Why no stock options?”
“I can’t make the next meeting. I have a meeting.”
“Are any of these sandwiches smoked meat?”
When I set up an advisory board for Nimbus Co. earlier this year (read it here), I was looking for experienced people to guide me through tough decisions. I braced myself for a flood of tough questions-but not these.
“Can you send a car to pick me up?” “Do you have a summer job for my niece?” “Where’s the Dijon?”
So far, our advisory board has been as useful as a fire drill in hell. I blame myself. I gathered a group of achievement-oriented individuals, not team players. They have nothing in common, they don’t understand my company and they spend more time showing each other up than showing me how.
Last week I met with Kernel, my excitable young vice-president, to discuss how to make the board more effective. “So far,” he said, “the best advice they’ve had was for Wanda to buy cheap ads on digital TV.” “We got a good rate,” I agreed. “But do you think anyone’s watching the King of Kensington Channel at 3 a.m.?”
We conceded that Daily O’Dea, the retired manufacturer of fuzzy dice, was starting to show interest in something other than her honorarium cheque. But we feared business coach Labrador Coates was more keen on collecting material for his next book than helping us solve problems. Sherry Glaze, who owns the local Mikita’s Donuts outlets, mainly wants to chair the board. And she has yet to bring any of those new maple-bacon crullers to our meetings.
“Maybe you should just admit failure,” said Kernel. “Fire their ifs, ands and butts.” “The whole town would know I’m an idiot,” I said. “I’d rather keep that just between us.”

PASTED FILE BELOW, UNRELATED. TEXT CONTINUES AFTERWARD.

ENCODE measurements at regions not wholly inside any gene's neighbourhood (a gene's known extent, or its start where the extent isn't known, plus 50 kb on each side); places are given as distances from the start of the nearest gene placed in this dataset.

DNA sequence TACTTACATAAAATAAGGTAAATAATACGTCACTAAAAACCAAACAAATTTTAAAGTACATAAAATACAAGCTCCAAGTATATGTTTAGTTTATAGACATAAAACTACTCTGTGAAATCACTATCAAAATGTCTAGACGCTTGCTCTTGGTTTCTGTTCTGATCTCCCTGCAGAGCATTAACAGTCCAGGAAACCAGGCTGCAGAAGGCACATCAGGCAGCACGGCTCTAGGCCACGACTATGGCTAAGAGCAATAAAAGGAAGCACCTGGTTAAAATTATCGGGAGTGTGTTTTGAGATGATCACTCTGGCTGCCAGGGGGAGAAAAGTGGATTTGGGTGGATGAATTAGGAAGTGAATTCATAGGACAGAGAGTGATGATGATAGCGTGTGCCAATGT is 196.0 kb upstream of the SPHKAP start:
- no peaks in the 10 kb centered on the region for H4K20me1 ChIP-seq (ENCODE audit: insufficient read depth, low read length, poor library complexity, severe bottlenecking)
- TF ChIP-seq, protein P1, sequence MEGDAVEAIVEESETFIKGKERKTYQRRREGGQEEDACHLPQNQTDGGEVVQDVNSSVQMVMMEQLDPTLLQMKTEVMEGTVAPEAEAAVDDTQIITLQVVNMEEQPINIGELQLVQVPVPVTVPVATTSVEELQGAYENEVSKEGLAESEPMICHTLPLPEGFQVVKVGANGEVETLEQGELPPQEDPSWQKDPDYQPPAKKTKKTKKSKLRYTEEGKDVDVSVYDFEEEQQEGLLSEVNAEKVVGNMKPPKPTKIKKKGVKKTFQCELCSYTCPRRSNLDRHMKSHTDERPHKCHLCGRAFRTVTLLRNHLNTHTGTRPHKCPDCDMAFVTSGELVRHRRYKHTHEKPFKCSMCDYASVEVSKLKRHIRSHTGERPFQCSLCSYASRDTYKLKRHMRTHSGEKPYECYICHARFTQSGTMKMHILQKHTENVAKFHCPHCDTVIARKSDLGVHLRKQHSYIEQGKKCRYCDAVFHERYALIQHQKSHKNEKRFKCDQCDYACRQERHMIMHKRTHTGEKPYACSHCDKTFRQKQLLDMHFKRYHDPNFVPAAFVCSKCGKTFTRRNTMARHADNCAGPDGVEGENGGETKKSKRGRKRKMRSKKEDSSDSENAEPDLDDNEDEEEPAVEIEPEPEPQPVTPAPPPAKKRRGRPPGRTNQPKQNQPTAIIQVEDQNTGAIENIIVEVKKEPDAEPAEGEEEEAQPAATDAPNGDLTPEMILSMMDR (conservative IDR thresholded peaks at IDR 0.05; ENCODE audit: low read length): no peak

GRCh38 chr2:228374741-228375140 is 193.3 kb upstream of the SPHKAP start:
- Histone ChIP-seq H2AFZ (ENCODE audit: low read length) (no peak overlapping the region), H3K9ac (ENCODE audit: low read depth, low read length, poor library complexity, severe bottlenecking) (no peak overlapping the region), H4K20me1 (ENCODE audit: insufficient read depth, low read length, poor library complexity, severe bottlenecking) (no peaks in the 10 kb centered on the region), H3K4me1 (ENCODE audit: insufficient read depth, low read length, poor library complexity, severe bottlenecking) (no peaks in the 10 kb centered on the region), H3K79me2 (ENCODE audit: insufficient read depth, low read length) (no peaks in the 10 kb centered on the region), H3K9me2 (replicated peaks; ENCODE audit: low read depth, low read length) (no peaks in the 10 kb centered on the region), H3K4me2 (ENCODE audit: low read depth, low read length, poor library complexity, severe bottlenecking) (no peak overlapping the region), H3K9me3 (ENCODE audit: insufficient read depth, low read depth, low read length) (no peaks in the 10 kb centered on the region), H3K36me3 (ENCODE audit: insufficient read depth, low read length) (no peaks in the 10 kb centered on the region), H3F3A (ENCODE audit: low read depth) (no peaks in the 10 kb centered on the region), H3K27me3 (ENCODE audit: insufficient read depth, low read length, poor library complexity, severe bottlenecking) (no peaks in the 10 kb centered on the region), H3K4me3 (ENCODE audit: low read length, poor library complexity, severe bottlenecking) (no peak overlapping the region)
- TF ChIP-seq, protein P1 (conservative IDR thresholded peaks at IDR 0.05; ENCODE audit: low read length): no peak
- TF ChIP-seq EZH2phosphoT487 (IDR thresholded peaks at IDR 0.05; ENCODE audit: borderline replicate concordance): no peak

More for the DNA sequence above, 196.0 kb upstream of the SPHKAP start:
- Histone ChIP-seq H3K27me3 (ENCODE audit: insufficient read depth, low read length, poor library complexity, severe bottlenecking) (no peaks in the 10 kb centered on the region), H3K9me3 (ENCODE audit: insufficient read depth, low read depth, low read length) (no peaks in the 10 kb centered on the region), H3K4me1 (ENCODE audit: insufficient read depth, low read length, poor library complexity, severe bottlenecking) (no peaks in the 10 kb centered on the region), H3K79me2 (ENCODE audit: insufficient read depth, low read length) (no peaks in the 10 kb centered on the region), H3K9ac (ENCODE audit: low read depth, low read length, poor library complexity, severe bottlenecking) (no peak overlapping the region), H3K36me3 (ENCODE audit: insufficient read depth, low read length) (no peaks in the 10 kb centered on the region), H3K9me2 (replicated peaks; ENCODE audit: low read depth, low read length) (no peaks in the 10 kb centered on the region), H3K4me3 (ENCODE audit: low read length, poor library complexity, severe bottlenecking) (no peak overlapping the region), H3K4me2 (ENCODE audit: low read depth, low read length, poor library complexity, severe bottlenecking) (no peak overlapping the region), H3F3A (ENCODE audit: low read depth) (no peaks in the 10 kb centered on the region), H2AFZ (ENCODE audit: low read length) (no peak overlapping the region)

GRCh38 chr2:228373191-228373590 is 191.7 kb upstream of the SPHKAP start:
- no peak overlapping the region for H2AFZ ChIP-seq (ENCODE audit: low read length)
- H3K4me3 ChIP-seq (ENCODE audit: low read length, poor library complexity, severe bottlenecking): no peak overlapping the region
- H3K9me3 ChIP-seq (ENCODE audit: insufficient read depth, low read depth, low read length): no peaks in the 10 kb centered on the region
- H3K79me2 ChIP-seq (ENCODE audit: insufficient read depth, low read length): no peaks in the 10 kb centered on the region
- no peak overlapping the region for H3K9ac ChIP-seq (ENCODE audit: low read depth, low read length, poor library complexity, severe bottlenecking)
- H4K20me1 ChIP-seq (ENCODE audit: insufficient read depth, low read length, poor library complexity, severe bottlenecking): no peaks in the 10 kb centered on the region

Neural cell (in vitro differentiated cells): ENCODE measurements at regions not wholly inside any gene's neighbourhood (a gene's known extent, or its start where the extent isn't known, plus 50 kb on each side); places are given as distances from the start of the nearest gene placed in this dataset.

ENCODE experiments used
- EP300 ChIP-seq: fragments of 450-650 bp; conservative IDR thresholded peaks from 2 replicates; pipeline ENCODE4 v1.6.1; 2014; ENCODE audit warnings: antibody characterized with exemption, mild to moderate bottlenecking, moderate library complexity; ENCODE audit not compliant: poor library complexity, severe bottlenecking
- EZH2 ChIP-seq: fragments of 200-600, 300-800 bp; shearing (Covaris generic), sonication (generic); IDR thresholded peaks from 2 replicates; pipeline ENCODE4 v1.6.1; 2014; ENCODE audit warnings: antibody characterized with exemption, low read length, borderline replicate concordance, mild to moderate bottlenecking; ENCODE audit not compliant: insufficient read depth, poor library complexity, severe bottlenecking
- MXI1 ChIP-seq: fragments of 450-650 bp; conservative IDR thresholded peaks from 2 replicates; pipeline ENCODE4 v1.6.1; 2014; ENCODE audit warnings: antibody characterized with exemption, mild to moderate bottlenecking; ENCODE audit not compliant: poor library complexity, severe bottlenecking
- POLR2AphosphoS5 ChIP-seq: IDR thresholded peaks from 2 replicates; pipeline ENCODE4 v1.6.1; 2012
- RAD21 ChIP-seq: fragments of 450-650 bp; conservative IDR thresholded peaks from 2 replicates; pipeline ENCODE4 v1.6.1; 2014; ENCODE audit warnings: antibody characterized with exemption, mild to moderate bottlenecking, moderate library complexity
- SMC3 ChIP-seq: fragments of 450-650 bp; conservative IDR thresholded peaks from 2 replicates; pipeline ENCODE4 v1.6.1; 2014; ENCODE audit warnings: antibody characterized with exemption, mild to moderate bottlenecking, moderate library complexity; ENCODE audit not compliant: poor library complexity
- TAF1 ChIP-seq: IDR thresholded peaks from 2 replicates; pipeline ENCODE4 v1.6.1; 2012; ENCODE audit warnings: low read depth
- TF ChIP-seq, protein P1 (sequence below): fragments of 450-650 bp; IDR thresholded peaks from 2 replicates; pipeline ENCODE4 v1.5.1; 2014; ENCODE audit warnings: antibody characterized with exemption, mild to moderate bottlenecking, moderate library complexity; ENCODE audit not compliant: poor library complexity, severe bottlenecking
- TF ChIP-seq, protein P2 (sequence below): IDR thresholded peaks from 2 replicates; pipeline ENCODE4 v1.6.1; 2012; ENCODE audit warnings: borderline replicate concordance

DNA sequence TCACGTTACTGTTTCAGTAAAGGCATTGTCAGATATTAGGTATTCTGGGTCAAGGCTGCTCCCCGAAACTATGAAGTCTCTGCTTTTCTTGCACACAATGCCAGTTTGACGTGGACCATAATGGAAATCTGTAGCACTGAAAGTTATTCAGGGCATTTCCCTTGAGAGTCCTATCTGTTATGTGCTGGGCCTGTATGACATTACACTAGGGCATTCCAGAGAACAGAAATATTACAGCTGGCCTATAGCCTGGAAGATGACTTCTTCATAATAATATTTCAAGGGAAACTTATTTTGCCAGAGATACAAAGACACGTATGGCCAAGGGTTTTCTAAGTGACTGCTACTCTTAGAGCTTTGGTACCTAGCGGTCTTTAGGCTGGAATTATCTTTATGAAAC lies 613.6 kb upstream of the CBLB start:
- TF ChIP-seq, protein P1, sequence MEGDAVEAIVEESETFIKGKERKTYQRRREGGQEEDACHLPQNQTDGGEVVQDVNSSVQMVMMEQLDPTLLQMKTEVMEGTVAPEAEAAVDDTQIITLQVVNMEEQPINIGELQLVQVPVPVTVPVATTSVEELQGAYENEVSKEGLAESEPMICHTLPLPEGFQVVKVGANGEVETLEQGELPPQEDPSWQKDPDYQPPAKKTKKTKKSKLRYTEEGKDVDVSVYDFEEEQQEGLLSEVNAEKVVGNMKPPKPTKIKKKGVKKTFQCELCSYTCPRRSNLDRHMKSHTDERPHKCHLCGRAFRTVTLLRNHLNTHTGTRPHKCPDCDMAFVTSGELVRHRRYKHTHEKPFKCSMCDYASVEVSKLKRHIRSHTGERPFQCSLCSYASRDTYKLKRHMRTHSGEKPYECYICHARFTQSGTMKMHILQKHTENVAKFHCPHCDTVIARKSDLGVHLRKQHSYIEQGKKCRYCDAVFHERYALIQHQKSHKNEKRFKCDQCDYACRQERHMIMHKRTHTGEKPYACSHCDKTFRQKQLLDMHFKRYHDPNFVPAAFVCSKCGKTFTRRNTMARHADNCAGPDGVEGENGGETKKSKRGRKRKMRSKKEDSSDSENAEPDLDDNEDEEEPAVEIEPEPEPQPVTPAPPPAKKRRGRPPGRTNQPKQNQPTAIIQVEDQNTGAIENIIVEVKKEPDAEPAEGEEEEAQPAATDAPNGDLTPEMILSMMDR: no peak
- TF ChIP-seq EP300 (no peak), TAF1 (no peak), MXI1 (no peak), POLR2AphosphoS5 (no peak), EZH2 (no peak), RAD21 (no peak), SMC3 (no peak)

“Well, if these advisors are so smart, let’s ask them what to do,” said Kernel. When I looked dubious, he patted me on the arm and said, “Don’t worry, I have your back.”
The next morning, our advisory board started advising me on how they would like to advise me (and you think you have too many meetings). “If I were in your shoes, Columbus, I would solicit our opinions more frequently,” said Daily. “If I’m not in, you can just leave your dilemma with my assistant.”
“I’d like more current and historical data,” said Labrador. “You could give us the monthly financials. And I believe we should have the password to your intranet, too.” (I knew it! Now he’s writing a book on us!)
“Don’t tell me you actually read those things,” said Sherry. “Numbers are so dull.” “You don’t read your own P&Ls?” asked Labrador. “Honey,” she said, “in my business, it’s not the numbers; it’s the dough.”
“But control and delegation are one,” argued Daily. “We have to know our ratios. But then we must look ahead, not behind. When I started my company¦”
As she droned on, I thought how funny this all was. When I hire a shipping clerk, I check references. With a new customer, I check credit. But when I hired an advisory board, I went with the first three people who said yes. I’ve been in business longer than Avril Lavigne has been scowling, but I still wonder when I’ll learn to do things right.
Maybe it was time to end this farce. But did I have the guts to admit my failure? Or
should I just impose term limits?
I was so busy watching my advisors argue that I didn’t see Kernel punch a number into his phone. Suddenly, the fire alarm went off. As I was directing people out of the building, I saw my advisors jump into their cars and drive away. I felt strangely relieved. But then I spied Kernel’s phone and realized our deliverance was no act of God.
“I don’t know how you did it,” I said as we waited for the fire trucks. “But, somehow…” “I was sitting there the whole time,” Kernel protested. “A false alarm is a crime,” I reminded him. “Not this time,” said Kernel. “This morning Wanda called her old flame, the fire chief, to say we might be holding a fire drill. We can go inside now.”
The board meeting had broken up before we could set a date for our next session, so I’m leaving things up in the air for now. I still believe in advisory boards. But there are lots of other people to learn from, too-including the friends who watch our backs.